Jonathan Pylypchuk: Friedrich Petzel Gallery

By Stillman, Nick | Artforum International, November 2007 | Go to article overview

Jonathan Pylypchuk: Friedrich Petzel Gallery


Stillman, Nick, Artforum International


Jonathan Pylypchuk's fourth solo exhibition at Friedrich Petzel Gallery was arguably his most far-reaching to date. Pylypchuk's previous gallery outings have concentrated on diminutive, puppetlike characters fabricated from old clothes, bits of wood, and other items ticketed for the junk pile. And while these remained prominent at Petzel, the Canadian artist and former Royal Art Lodge member here provided his creatures with a gallery-spanning habitat of rickety wood. Once free-floating entities, Pylypchuk's characters thereby became actors in a quasi-narrative diorama.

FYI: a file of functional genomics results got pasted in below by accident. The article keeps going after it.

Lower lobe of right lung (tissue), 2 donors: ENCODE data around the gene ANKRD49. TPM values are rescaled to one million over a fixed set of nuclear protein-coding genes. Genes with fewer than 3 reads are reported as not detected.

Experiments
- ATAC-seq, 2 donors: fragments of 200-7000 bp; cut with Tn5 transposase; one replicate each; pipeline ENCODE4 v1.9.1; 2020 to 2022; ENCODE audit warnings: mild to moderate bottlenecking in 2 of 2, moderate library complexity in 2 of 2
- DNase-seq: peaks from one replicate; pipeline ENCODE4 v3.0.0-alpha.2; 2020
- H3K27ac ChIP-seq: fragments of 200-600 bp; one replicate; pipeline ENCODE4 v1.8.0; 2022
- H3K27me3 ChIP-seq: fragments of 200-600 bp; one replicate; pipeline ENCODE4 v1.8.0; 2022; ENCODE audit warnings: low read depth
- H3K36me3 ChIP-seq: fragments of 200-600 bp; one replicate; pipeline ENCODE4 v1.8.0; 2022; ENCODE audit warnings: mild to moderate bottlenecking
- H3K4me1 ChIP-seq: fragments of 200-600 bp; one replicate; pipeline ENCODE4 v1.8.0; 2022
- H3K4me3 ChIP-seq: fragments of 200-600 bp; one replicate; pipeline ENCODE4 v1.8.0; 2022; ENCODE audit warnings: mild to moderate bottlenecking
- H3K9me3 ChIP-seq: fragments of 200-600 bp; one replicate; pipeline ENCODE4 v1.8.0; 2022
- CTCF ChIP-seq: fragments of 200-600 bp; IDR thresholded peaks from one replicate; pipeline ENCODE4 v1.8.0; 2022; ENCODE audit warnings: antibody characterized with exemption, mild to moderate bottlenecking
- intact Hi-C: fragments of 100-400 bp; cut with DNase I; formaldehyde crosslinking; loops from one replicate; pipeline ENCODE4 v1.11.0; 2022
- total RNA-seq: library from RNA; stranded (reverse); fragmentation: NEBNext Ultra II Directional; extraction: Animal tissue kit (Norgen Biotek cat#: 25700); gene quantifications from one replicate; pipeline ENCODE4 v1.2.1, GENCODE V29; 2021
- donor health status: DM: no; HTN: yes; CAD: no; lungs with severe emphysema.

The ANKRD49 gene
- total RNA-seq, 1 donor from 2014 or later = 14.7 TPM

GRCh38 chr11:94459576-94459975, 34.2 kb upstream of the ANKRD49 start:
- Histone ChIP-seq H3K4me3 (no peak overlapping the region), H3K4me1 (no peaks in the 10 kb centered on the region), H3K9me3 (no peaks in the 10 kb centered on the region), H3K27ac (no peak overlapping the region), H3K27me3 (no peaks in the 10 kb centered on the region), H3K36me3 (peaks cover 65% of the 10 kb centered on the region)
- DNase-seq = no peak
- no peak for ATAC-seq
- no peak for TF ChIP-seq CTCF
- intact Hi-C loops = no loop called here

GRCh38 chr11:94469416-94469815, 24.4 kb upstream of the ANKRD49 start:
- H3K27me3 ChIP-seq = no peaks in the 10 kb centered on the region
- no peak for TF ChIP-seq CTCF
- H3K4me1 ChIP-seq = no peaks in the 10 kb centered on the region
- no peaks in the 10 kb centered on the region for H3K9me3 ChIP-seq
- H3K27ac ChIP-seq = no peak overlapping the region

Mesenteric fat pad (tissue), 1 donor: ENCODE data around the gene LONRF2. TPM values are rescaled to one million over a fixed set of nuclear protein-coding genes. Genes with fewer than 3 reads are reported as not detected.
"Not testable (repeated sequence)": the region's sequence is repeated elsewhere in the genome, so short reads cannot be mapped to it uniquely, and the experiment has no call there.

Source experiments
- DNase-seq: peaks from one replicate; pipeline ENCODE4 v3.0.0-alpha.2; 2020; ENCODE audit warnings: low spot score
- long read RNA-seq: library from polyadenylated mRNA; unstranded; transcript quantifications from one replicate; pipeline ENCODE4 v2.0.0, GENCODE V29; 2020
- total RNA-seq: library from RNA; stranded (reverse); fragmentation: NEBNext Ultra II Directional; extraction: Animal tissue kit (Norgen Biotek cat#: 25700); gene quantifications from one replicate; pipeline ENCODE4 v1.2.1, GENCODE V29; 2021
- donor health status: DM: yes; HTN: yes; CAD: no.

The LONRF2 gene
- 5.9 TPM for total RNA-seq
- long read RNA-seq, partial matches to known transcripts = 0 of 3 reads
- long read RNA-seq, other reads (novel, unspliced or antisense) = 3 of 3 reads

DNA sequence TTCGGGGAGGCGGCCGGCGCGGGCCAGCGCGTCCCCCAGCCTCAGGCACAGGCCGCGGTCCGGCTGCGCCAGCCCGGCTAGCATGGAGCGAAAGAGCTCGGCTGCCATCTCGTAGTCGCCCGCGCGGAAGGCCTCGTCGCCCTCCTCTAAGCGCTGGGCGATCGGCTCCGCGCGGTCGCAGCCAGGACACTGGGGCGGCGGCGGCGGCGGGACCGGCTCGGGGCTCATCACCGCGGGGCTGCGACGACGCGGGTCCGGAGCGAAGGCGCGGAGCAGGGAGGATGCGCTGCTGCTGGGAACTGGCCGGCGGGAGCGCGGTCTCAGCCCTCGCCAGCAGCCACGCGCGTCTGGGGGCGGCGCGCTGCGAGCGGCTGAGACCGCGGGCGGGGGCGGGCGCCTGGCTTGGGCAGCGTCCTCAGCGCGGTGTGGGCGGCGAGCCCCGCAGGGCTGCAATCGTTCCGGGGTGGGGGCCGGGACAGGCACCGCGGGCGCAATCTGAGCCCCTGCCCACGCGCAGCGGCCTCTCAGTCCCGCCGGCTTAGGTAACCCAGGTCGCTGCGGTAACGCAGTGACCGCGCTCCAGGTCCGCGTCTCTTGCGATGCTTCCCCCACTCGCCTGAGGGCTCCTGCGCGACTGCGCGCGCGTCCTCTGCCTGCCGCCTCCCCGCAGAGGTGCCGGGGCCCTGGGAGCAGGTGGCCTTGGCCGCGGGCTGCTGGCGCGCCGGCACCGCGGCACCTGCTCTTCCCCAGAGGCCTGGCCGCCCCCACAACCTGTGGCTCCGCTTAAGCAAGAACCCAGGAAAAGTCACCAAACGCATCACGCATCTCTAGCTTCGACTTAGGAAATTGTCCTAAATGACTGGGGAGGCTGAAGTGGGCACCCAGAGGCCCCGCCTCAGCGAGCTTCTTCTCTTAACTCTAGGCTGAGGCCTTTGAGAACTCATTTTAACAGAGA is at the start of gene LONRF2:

But despite its expansion in scale, Pylypchuk's shabby, scatological work remains intentionally scrappy; ultimately, the addition of an architectural element only added to this effect. Protruding nails pointed this way and that, and slats of splintered wood could have been hammered just as precisely blindfolded--Pylypchuk is doggedly antigrandiose, resolutely non-precious. Materials for the installation were scavenged in Detroit (although there's nothing particularly Detroit-specific about them), where a different version was originally installed in the Museum of Contemporary Art. They were a typically Pylypchukian haul of throwaways: asymmetrical and threadbare castoffs, mutilated shards of wood, Budweiser cans. The scene felt a little like the minimalist soundstage set of Lars von Trier's 2003 film Dogville, although the Danish director's allegory takes places in Colorado, whereas Pylypchuk's ramshackle housing stock and bawdy characters seem modeled on poverty-stricken towns in the rural American South. Shutters were fastened arbitrarily to structures that threatened to disintegrate with a gentle nudge.

[ILLUSTRATION OMITTED]

Fantastic human-animal hybrids were prominent in Pylypchuk's cartoonish Hooverville--there were panda-people, elephant-people, and bird-people. …

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